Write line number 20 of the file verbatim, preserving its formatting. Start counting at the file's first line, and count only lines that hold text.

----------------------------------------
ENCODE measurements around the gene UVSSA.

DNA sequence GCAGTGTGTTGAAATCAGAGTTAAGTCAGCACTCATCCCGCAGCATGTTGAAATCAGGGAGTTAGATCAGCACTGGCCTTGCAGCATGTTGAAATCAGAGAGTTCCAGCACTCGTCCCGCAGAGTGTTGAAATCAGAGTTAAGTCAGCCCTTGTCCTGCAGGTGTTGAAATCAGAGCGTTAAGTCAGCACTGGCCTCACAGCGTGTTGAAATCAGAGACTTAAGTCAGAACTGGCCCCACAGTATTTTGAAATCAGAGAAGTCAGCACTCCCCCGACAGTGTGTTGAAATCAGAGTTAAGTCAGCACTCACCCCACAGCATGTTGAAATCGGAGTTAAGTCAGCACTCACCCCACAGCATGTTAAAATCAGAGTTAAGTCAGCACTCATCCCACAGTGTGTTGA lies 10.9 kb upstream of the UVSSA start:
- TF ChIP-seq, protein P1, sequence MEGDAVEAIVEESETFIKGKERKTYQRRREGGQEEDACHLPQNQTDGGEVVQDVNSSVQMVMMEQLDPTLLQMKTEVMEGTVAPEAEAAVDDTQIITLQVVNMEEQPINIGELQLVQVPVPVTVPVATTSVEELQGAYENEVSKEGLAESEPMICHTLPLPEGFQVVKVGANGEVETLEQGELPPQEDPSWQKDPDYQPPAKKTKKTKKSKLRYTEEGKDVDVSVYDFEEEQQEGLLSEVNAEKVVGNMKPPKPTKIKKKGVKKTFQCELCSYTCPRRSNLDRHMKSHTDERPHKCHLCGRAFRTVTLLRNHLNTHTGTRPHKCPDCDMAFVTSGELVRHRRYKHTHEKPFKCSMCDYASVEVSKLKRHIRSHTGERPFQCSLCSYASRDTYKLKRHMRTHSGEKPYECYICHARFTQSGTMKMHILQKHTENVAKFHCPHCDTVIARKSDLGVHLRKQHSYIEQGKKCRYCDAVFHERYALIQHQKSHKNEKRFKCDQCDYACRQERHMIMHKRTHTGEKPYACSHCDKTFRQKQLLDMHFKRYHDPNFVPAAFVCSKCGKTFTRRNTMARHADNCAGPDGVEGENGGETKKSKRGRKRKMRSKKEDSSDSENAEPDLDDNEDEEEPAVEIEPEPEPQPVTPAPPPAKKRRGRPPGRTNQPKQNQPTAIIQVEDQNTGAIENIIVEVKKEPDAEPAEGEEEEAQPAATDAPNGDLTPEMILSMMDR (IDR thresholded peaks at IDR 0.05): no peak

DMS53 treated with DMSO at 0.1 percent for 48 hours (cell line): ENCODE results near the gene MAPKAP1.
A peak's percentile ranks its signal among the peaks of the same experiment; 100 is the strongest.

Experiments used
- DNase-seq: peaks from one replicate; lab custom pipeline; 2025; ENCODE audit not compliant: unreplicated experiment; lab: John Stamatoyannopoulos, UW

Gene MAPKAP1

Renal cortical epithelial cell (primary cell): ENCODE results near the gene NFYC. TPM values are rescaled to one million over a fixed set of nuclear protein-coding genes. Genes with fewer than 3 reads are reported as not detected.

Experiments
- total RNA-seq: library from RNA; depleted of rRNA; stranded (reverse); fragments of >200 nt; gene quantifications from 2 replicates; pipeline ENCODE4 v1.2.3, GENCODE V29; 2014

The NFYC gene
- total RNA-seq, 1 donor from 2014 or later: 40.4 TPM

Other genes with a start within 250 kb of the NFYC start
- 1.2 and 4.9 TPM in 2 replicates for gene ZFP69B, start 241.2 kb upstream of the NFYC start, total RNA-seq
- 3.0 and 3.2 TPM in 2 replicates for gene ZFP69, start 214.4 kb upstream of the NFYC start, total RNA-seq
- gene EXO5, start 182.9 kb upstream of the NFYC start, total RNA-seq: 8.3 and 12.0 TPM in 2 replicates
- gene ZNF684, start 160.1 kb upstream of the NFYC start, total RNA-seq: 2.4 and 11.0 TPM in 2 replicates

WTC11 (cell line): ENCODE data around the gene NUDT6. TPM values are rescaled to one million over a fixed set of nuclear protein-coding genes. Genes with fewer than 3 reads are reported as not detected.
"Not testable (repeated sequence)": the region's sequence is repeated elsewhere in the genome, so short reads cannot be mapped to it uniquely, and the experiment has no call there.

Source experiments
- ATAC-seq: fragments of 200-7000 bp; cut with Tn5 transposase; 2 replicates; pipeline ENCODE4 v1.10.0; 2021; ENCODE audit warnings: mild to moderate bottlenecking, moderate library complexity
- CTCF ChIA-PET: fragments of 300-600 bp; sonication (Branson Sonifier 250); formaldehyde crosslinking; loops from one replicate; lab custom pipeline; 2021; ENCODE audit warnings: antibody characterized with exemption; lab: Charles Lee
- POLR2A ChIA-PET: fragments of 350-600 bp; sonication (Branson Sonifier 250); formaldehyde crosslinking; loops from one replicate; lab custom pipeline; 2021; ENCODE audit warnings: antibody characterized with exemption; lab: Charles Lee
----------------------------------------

"Not testable (repeated sequence)": the region's sequence is repeated elsewhere in the genome, so short reads cannot be mapped to it uniquely, and the experiment has no call there.